Some Things Never Change

The early evening sun spreads a warm, orange glow across the colorful landscape. Red is just beginning to creep across the maples scattered throughout the cattail-studded wetlands, indicating the change of seasons is just days away. Occasionally, a snout pokes through the glassy surface of the pond, sipping midges as they flit toward the nearby shore. A heron is perched on a faraway dock, silently awaiting a fish to lose its weariness and swim too close to the bird’s hovering beak.

No, this isn’t the scene of a remote trout pond; this is just a typical evening at one of my favorite local spots. While I always appreciate the chance to travel to exotic spots to target unusual species, there’s something comforting about doing things the way you always have. For me, that’s fishing at a pond next to my friend’s house with friends.

Fishing definitely started out as a social activity for me. At first, I would join my Cub Scout pack on annual outings to fish for sunfish in a nearby pond. The group of us would join in friendly competitions, seeing who could catch the most bluegill or the first bass. Along the way, adults would be there to help us tie knots and remove our catches from the hooks.

As I got older and required less adult supervision, a smaller, more devoted group of friends and I explored neighborhood bodies of water, most frequently targeting bass and pickerel, but occasionally trying our hand at the trout stocked in nearby waters. Now, our most frequent haunt was a pond adjacent to our friend Ben’s house, which arguably offered the best fishing in town. As with before, we’d organize small competitions, but this time trying to catch fish on the weirdest lures we could find or on a time limit as we filmed it for our Youtube channel. We had a blast coming together and fishing as friends, even if it was more for the social aspect than for actually fishing.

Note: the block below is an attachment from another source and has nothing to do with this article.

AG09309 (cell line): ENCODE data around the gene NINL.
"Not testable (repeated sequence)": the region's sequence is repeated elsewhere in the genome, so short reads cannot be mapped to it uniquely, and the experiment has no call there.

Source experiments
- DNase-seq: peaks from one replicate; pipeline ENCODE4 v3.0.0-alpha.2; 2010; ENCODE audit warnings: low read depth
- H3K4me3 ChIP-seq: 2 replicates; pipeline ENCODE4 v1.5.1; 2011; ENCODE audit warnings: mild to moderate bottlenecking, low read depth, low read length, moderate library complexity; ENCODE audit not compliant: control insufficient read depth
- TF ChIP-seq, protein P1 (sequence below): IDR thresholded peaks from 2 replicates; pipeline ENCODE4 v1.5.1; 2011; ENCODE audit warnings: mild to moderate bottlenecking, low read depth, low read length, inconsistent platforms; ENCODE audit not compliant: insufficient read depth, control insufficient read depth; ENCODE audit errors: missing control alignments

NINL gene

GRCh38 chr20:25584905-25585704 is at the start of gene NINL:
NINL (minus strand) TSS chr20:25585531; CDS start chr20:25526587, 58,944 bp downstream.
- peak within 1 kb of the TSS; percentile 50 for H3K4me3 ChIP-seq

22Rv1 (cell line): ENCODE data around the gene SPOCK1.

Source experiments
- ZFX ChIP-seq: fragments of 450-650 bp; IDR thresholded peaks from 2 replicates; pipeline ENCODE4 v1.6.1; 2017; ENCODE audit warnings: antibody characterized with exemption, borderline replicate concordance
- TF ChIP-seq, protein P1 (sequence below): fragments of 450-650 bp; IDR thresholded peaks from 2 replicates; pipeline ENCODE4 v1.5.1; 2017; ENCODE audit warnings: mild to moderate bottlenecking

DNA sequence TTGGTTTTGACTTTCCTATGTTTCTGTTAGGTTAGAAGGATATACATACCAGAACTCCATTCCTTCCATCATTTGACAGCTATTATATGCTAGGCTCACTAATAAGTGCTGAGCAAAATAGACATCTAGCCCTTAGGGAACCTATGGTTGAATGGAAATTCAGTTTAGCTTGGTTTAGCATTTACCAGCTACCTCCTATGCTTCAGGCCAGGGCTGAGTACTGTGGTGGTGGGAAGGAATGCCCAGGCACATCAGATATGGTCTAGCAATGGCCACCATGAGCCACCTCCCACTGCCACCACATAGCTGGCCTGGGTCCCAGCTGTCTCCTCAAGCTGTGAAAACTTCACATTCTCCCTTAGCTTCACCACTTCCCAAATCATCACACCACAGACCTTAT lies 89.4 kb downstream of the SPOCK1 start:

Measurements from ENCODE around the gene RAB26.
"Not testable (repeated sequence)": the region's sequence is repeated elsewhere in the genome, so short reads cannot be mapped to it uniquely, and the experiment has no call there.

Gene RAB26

Ben’s dock has been the scene of many fish pictures, new and old.

Unsurprisingly, Ben often ended up catching the largest fish with his superior experience of the pond. Over the years, we’ve all caught some pretty large fish out of the pond, including monster bass, pickerel, sunfish, carp, crappie, and perch, but Ben typically outfishes us 2:1. Sure, we all had our ponds and rivers that we each excelled at, but when we were at Ben’s pond, it was his time to shine.

As I continued to mature, I fell in love with a sport that has beguiled the lives of countless anglers before me, that being fly fishing. I enjoyed every aspect of fishing this way, but mostly the solitude and tranquility you can find in the waters you visit. I began to take fewer trips with my friends and more by myself, enjoying the peacefulness I found with the fish and nature. Still, I found opportunities to connect with my buddies, occasionally making use of my newfound fly fishing skills while they used typical bass gear.

Today, after numerous changes in school, sports, life, and family, my friends and I carry on our efforts to fish together. As with before, we usually fish by Ben’s house at spots that have become so familiar to us that they have begun to feel like home. Sometimes we make a competition out of it, but mostly we’re just there to fish and enjoy each other’s company.